The social life of difficult things: navigating air pollution in Mongolia's capital
Saskia Abrahms-Kavunenko (New York University Shanghai)
Paper short abstract:
This paper will discuss the social life of a 'difficult thing': air pollution. It will pay attention to the ways that pollution, light and purity are part of urban assemblages. How does the desire for purification and light, in a chronically polluted city, relate to Mongolian religious practices?
Paper long abstract:
Urban dwellers tend to be buffered from intimacy with the feedback loops of environmental calamities. Urban centers are examples of the ingenuity of human 'niche construction', whereby an organism actively alters its environment to make that environment more habitable for itself, reducing the immediate selection pressures of natural selection (Odling-Smee et al. 2003). In large cities, most urbanites live largely disconnected from the processes that feed them and provide them with energy. For the wealthier inhabitants of cities temperature extremes are more of an inconvenience, to be alleviated with central heating or air conditioning, than the serious threat that they are for the urban poor. Looking at Mongolia's capital, Ulaanbaatar this paper will explore one feedback loop that affects all urbanites: air pollution. The paper will investigate how urban Mongols navigate chronic air pollution through religious practices. In the context of a heavily polluted winter city a lack of light, which is continually obfuscated by smog, is associated with spiritual blockages. The pollution of the air, with its actual limitations on light and breath, creates obscurations in both cosmological and tangible ways. This paper will discuss the social life of a 'difficult thing': air pollution. In doing it will attempt to illustrate urban life in the Anthropocene. It will pay close attention to the ways that pollution, light and purity are part of urban assemblages. And how the desire for purification and light, in a chronically polluted city, relates to both human and other-than-human beings.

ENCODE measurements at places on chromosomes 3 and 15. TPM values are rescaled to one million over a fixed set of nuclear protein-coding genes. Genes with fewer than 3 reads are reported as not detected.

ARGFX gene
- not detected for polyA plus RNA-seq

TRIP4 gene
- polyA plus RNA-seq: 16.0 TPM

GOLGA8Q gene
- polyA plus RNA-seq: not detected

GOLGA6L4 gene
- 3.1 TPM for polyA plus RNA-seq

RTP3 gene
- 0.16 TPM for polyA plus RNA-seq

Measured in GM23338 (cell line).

Liveability in a time of ecological destruction [Humans and Other Living Beings Network]